In view of the association of dragons with this geomantic superstition it need not surprise us to find that divination and prophecy belong to their powers; but the portents and omens derived from this source depend so much on external conditions and the opinions of soothsayers that no satisfactory rules for consultation seem to exist. Visser learned that the appearance of a black dragon presaged destruction–but who knows a black dragon when he sees it? Traditions report that the advent of certain great men of the past was foretold by dragons. They say that in the night when Confucius was born two azure dragons came from the sky to his mother’s house. A dragon appeared in a red vapour just before the birth of Hiao Wu, the famous man of the Han dynasty. The appearance of yellow or azure dragons was always in old times considered a very good omen, provided they did not present themselves at the wrong time or place. Lu Kwang, who lived in the fourth century B.C., saw one night a black horned dragon. “Its eyes illuminated the whole vicinity, so that the huge monster was visible until it was enveloped by the clouds which gathered from all sides. Next morning traces of its scales were to be seen over a distance of five miles, but soon were wiped out by heavy rains.” Other ancients have seen similar nightmonsters, such as that which shone upon the palace of Shun-shuh, who, became emperor in A.D. 25.

This introduces the pseudo-science, geomancy, which is founded on the almost divine doctrine of feng-shui, and in which the dragon plays a most important part, because it represents the watershed-slopes and foothills as well as the streams that wind their way among them in any locality toward the general outlet. “In short,” to quote again from De Groot, “geomancy comprises the high grounds in general: hence many geographical names, such, for example, as Nine Dragons (Kau Lung) given to the range of hills opposite Hong Kong known to the English as Kowloon. The apparent contradiction here seems to be adjusted by considering the hills as the source of the watercourses.” This identification with water, an all-important element in feng-shui, classifies dragons with the spring, the season of fertilizing rains, and in southern China March is called dragon-month. The relations and symbolism of the seasons and the four quarters of the earth, etc., are as tabulated below:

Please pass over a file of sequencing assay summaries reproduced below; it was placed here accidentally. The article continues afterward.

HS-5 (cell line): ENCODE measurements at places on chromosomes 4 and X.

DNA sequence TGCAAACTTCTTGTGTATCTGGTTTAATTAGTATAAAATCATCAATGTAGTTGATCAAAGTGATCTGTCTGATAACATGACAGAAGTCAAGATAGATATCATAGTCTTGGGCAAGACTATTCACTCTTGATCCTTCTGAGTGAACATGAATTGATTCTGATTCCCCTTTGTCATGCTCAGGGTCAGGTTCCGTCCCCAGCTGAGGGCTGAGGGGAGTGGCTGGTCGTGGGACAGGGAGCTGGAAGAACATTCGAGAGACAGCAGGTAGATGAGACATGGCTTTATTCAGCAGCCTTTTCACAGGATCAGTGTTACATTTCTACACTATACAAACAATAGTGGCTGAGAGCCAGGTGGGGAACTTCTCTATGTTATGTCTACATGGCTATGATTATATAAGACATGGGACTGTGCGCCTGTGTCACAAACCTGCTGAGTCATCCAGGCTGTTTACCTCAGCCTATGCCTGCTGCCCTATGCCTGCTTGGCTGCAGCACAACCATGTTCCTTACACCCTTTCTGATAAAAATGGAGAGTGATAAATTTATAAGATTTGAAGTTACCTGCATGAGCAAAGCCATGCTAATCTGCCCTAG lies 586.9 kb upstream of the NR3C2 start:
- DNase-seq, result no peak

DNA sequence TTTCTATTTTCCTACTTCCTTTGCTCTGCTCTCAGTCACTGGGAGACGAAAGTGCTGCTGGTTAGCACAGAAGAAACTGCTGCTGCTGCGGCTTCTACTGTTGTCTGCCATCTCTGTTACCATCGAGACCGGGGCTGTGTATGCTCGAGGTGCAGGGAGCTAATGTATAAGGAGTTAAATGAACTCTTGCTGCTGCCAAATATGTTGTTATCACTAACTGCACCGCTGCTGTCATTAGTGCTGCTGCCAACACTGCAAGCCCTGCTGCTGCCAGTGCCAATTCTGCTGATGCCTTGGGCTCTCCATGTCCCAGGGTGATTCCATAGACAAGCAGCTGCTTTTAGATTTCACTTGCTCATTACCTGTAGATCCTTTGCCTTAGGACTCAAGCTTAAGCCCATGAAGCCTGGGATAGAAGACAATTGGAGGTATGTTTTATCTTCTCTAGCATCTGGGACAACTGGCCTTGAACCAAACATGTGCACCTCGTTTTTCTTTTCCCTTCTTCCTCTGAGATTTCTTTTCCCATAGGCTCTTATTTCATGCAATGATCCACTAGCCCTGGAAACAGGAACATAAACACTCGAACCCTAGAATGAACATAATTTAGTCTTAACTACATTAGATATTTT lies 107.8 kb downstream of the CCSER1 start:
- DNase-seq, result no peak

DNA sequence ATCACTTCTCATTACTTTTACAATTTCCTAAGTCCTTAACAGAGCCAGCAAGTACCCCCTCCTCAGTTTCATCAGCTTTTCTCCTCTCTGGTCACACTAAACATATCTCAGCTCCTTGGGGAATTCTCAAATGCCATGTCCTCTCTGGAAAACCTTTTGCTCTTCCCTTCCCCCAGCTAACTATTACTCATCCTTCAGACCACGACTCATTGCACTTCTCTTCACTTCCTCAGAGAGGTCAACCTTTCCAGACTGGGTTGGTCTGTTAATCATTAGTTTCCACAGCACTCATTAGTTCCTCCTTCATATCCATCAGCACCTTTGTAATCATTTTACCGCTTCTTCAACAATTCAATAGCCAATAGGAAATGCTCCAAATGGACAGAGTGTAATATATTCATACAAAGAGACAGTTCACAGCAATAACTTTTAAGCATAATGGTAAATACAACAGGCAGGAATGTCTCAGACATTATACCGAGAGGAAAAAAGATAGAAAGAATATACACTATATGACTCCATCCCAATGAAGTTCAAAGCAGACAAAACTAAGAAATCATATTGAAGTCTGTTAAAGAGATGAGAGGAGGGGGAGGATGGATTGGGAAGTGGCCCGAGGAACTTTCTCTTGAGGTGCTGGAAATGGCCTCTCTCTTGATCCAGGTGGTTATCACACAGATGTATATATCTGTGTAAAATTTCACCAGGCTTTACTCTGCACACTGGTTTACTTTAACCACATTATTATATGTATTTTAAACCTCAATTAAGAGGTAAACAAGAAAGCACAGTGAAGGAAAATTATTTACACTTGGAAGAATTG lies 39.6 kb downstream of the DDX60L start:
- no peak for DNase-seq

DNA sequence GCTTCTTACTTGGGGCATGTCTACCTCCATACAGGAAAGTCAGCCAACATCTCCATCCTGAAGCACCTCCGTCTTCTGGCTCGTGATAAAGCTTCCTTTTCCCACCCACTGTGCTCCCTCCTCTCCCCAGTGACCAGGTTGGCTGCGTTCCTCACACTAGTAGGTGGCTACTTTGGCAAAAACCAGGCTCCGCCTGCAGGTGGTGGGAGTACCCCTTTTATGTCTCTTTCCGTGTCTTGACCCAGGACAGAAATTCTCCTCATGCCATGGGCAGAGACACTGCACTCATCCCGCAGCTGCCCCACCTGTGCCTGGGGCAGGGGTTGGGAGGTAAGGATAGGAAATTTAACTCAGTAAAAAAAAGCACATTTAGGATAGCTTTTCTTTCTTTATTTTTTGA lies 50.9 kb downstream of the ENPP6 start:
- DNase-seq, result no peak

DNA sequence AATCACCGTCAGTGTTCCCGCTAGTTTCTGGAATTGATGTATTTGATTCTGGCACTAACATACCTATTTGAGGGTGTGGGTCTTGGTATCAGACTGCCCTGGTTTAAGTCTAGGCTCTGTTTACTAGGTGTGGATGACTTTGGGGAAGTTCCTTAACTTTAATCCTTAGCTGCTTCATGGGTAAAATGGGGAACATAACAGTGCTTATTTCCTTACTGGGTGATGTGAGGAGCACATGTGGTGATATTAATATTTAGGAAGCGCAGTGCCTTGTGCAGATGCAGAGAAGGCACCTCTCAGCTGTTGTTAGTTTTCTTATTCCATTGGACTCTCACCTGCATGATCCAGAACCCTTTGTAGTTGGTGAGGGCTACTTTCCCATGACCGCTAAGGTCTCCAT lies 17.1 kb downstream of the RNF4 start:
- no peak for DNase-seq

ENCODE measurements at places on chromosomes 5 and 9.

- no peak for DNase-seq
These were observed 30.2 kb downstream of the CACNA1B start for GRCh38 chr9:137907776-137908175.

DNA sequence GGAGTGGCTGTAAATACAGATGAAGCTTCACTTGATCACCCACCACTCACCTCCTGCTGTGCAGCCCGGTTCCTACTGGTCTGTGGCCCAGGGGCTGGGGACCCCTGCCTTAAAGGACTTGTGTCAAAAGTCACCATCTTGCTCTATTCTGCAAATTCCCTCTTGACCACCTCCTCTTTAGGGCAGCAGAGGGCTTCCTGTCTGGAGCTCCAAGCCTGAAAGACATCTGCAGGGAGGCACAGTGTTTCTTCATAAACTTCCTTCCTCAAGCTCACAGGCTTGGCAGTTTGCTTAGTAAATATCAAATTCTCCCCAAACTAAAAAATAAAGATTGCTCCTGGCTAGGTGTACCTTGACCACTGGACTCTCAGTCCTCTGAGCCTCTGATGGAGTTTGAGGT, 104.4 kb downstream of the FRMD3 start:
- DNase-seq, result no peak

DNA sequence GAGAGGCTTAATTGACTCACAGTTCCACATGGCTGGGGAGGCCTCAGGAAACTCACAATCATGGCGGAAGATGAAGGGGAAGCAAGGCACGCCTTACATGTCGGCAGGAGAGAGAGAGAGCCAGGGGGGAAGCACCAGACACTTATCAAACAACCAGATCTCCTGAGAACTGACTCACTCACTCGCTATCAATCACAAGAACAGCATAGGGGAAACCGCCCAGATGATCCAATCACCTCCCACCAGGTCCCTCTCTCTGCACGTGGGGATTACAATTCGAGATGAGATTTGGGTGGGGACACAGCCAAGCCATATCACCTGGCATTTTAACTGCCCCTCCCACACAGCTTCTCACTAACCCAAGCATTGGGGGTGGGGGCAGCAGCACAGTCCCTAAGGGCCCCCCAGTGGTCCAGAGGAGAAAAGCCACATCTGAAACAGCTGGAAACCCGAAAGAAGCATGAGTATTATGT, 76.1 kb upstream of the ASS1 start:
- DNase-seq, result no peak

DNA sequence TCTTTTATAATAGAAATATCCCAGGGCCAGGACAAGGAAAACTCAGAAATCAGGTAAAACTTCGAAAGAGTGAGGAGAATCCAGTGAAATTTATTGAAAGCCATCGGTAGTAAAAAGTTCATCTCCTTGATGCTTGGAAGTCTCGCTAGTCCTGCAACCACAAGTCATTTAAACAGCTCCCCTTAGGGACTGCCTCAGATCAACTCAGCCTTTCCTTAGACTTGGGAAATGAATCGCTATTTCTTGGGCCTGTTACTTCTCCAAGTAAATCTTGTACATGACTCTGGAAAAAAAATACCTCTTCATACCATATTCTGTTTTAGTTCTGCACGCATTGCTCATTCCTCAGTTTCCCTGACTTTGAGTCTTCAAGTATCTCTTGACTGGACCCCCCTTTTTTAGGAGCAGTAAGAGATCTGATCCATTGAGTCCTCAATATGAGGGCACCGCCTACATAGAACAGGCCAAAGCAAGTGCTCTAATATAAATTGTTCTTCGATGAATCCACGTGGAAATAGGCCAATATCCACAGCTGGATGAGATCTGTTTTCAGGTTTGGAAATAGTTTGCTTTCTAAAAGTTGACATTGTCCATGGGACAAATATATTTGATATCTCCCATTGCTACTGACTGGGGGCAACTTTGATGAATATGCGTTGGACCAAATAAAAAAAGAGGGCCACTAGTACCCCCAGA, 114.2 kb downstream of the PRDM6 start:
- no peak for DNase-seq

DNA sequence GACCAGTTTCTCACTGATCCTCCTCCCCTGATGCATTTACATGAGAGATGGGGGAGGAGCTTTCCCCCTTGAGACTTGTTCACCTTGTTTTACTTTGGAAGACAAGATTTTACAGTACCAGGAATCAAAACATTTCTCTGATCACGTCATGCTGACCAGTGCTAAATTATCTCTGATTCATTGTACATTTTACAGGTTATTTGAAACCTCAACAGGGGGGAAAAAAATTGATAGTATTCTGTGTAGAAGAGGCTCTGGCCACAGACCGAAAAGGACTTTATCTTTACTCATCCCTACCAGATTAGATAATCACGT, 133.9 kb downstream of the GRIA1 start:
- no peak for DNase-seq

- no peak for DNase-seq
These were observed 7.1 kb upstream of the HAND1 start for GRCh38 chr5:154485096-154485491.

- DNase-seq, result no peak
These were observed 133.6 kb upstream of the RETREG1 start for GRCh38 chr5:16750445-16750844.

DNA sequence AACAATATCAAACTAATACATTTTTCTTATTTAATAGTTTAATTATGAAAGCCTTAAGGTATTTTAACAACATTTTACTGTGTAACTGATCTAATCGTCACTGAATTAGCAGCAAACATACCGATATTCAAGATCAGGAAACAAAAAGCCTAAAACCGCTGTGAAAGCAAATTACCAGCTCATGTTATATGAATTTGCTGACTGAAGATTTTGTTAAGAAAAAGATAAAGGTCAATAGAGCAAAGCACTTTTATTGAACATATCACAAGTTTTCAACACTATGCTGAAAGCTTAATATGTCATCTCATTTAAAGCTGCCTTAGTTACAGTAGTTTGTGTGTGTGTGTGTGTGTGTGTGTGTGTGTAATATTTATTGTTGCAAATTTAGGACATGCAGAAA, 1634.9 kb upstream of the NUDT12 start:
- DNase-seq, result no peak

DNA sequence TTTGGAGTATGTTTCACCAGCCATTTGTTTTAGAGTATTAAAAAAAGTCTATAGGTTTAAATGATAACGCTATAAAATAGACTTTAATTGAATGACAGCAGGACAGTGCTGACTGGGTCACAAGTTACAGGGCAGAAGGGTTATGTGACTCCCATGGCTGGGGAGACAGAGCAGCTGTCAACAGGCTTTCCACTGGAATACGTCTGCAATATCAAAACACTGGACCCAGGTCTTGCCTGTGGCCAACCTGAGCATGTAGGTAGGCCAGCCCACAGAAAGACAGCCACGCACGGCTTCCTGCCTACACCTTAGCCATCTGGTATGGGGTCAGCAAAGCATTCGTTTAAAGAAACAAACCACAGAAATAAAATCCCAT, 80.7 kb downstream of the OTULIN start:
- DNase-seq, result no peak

Spring East blue azure dragon
Summer South red phenix (feng)
Autumn West white tiger
Winter North black tortoise

Here the dragon heads the list of the four ‘celestial’ or ‘intelligent’ animals that existed in and made possible the Golden Age.

I find in Dr. Laurence Binyon’s delightful little book The Flight of the Dragon,” a comment illuminating this association of things and ideas:

In Chinese popular tradition there are five colours. These are blue, yellow, red, white, and black. Each of these are linked by tradition with certain associations. Thus blue is associated with the east, red with the south, white with the west, black with the north and yellow with the earth. . . . Blue appears originally not to have been distinguished from green–at least the same word was used for both–and it was associated with the east because of the coming of spring with its green. That black should be associated with the cold north seems more intelligible, and that to the black north would be opposed the red of the fiery south; but that white should belong to the west because autumn comes with the winds from that quarter, heralded by white frosts, seems a far-fetched explanation. And when we pursue the ulterior significance of the colours into still wider regions; when we find blue associated with wood, red with fire, white with metal, black with water; still more when we are told that the five colours have each correspondences with the emotions (white with mourning, for instance, and black with worry), and not only with these but with musical notes, with the senses and with flavours, I fear the august common-sense of the Occident becomes affronted and impatient.